Martin Luther King Jr., an iconic figure in American history, is known for his contributions to the civil rights movement and his powerful speeches. However, there are many lesser-known aspects of his life that reveal a more complex and fascinating individual than most people realize. In this article, we will delve into the intriguing details of his life, from his early years to his untimely death, shedding light on some of the lesser-known facts and events that shaped his remarkable journey.

It might come as a surprise to many that Martin Luther King Jr.’s original name was not Martin but Michael. Both of his parents were named Michael King, and it was his father, Michael King Sr., who made the decision to change their names. In 1931, after a trip to Germany, King Sr. was inspired by the great German theologian Martin Luther. At that time, Martin Luther King Jr. was just two years old when his father decided to change his name to Martin Luther King Jr. This change marked the beginning of a legacy that would go on to shape the course of history.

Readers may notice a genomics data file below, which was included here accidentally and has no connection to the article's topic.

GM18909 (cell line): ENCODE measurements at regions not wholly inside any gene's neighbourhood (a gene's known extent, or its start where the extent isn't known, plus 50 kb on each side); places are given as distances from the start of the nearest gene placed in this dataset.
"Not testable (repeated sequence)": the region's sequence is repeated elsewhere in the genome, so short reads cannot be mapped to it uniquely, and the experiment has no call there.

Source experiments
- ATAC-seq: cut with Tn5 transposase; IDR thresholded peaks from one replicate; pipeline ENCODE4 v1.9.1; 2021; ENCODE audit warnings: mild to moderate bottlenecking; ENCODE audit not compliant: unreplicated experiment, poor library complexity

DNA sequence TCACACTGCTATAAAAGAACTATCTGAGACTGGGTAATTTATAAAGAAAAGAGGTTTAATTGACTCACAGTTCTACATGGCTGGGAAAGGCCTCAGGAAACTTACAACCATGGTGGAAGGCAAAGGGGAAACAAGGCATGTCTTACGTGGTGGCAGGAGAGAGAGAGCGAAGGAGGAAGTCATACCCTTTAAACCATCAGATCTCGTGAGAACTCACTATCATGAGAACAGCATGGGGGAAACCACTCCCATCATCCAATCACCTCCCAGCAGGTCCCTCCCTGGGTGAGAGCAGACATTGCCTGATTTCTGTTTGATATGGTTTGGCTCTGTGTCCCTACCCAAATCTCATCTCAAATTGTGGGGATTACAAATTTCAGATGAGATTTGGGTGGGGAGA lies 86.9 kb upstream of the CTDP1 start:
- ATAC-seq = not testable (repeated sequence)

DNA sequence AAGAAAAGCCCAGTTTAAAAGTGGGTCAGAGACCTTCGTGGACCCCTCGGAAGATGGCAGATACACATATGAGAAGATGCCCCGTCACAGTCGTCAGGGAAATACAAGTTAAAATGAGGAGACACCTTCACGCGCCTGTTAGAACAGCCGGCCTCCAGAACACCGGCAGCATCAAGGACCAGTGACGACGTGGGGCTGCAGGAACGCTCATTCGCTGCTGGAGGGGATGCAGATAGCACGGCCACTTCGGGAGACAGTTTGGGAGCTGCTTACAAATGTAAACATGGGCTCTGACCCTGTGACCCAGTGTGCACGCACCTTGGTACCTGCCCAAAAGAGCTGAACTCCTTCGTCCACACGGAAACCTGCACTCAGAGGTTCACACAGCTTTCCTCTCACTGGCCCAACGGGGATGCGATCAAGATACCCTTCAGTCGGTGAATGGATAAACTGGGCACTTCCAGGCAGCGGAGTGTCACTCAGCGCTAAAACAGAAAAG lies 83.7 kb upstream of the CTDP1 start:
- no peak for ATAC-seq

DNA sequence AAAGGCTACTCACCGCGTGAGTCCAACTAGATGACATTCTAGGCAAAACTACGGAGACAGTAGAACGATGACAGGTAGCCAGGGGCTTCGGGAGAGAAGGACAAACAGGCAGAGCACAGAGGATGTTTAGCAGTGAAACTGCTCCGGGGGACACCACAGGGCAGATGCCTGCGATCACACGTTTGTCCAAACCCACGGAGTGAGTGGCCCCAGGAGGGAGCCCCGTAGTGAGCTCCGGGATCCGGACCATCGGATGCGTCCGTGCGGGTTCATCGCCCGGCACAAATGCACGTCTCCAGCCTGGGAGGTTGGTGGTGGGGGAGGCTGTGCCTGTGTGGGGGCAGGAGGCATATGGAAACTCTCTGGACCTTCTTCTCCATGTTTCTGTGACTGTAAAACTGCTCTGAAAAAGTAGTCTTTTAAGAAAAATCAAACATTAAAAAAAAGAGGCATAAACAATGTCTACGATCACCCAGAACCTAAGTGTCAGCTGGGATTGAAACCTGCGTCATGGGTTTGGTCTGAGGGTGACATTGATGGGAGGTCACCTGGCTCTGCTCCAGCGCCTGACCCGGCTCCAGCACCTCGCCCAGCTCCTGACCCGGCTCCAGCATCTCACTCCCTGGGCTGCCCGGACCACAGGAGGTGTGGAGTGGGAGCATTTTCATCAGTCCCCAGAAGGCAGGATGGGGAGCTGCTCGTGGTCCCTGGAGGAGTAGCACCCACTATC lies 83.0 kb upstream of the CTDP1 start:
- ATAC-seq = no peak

At the tender age of twelve, Martin Luther King Jr. experienced a traumatic event that could have ended his life prematurely. In May of 1941, while King Jr. was away defying his parents’ wishes to see a parade, his grandmother suffered a heart attack and passed away. Upon returning home and learning of her death, he was overcome with grief and despair. Without hesitation, he climbed to the second floor and leapt from the window. This act of desperation highlights the deep emotional struggles he faced even as a young boy, foreshadowing the challenges he would confront later in life.